"Follow your heart" is often good advice—but so is "bring a compass." Amanda Eller, the Hawaii woman rescued after 17 days lost in dense forest, shared more details of her ordeal Tuesday, and confirmed that she had brought neither a cellphone nor a compass on what she thought was going to be a three-mile hike, the AP reports. "I'm normally an overpreparer" who brings food, water, and sunscreen, she said. "Just that day I did not." She said she felt a "voice" guiding her deeper into the Makawao Forest Reserve, reports People. "My heart was telling me, 'Walk down this path, go left,' Great. 'Go right.' It was so strong," she said. "I’m like, great, this is so strong that obviously when I turn around and go back to my car it will be just as strong when I go back, but it wasn't."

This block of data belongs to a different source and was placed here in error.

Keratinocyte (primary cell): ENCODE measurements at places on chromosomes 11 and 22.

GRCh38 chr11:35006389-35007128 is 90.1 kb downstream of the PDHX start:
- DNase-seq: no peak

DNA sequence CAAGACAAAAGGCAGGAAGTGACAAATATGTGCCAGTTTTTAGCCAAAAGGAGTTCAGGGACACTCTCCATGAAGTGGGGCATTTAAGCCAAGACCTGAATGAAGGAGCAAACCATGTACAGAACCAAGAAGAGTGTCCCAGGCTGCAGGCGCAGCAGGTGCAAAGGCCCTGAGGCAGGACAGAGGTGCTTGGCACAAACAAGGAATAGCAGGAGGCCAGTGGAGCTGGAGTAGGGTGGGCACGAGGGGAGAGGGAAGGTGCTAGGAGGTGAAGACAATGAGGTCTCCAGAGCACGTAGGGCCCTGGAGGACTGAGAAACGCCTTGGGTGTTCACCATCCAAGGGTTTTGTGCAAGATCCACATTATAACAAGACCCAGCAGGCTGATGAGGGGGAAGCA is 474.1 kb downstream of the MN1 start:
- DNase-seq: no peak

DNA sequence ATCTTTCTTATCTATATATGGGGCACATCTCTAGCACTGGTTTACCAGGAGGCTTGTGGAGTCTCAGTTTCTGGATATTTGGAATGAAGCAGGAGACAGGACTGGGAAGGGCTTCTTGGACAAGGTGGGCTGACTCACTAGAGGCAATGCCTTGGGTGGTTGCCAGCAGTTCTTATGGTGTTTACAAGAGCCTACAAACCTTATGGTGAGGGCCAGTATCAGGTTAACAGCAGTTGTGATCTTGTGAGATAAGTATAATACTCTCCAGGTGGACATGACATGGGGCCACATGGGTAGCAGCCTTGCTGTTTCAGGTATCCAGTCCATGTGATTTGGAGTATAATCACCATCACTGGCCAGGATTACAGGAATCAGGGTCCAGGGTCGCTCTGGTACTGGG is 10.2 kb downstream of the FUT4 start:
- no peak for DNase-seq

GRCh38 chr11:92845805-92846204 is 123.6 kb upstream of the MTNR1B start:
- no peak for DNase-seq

The 35-year-old said that after meditating, "I tried all these different paths and then I was like 'oh shoot, these are not bike paths, these are not walking paths, these are boar paths,'" CBS reports. She said she ate insects and plants to survive and found herself sleeping in boar's dens—"they were like trailblazing for me" —as well as on rocks and even in mud. "Which I don't recommend ever doing," she said. "It's very cold and it doesn't warm up." She described the "journey" as "extremely spiritual" and "an opportunity to overcome fear of everything." Eller, who suffered ankle injuries and dehydration, thanked her rescuers. "You guys are the heroes, I am not the hero," she said. "I am just the girl sitting here healing my ankles." (Her father's tech savvy helped rescuers find her.)